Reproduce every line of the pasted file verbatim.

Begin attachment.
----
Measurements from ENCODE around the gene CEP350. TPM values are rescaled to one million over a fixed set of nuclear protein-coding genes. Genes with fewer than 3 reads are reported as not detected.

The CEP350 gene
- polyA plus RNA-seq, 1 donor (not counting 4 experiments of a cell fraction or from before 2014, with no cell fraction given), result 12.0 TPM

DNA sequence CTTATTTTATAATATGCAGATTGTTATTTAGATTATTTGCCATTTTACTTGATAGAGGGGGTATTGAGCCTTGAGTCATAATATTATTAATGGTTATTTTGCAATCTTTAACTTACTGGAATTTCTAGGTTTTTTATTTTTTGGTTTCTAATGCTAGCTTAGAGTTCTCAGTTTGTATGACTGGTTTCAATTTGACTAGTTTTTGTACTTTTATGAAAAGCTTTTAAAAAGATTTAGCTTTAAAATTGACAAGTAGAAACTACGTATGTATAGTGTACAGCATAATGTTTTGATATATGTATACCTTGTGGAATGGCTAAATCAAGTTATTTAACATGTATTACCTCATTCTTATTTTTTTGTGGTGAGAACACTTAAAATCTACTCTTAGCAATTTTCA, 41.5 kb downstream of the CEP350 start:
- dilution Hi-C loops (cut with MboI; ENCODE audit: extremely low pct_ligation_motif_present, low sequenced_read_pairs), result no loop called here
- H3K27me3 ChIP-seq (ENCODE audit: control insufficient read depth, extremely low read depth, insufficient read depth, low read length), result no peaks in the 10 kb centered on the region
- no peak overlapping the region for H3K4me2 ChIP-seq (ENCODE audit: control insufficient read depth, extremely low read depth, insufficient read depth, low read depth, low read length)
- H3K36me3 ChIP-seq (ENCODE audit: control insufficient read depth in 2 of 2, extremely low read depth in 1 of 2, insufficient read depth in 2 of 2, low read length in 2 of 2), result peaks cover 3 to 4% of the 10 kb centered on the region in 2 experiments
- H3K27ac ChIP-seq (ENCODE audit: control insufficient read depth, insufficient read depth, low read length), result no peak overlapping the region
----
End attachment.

Measurements from ENCODE around the gene CEP350. TPM values are rescaled to one million over a fixed set of nuclear protein-coding genes. Genes with fewer than 3 reads are reported as not detected.

The CEP350 gene
- polyA plus RNA-seq, 1 donor (not counting 4 experiments of a cell fraction or from before 2014, with no cell fraction given), result 12.0 TPM

DNA sequence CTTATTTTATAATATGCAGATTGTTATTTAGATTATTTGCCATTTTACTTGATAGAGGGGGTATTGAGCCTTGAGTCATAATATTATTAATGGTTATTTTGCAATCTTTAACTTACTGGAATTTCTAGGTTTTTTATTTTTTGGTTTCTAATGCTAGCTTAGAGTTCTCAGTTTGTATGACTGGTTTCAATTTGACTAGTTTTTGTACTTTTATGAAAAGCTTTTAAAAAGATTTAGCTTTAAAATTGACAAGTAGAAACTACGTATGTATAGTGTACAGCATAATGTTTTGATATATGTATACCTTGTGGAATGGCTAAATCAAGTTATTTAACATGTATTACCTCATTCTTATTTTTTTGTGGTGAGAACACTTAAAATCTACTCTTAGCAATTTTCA, 41.5 kb downstream of the CEP350 start:
- dilution Hi-C loops (cut with MboI; ENCODE audit: extremely low pct_ligation_motif_present, low sequenced_read_pairs), result no loop called here
- H3K27me3 ChIP-seq (ENCODE audit: control insufficient read depth, extremely low read depth, insufficient read depth, low read length), result no peaks in the 10 kb centered on the region
- no peak overlapping the region for H3K4me2 ChIP-seq (ENCODE audit: control insufficient read depth, extremely low read depth, insufficient read depth, low read depth, low read length)
- H3K36me3 ChIP-seq (ENCODE audit: control insufficient read depth in 2 of 2, extremely low read depth in 1 of 2, insufficient read depth in 2 of 2, low read length in 2 of 2), result peaks cover 3 to 4% of the 10 kb centered on the region in 2 experiments
- H3K27ac ChIP-seq (ENCODE audit: control insufficient read depth, insufficient read depth, low read length), result no peak overlapping the region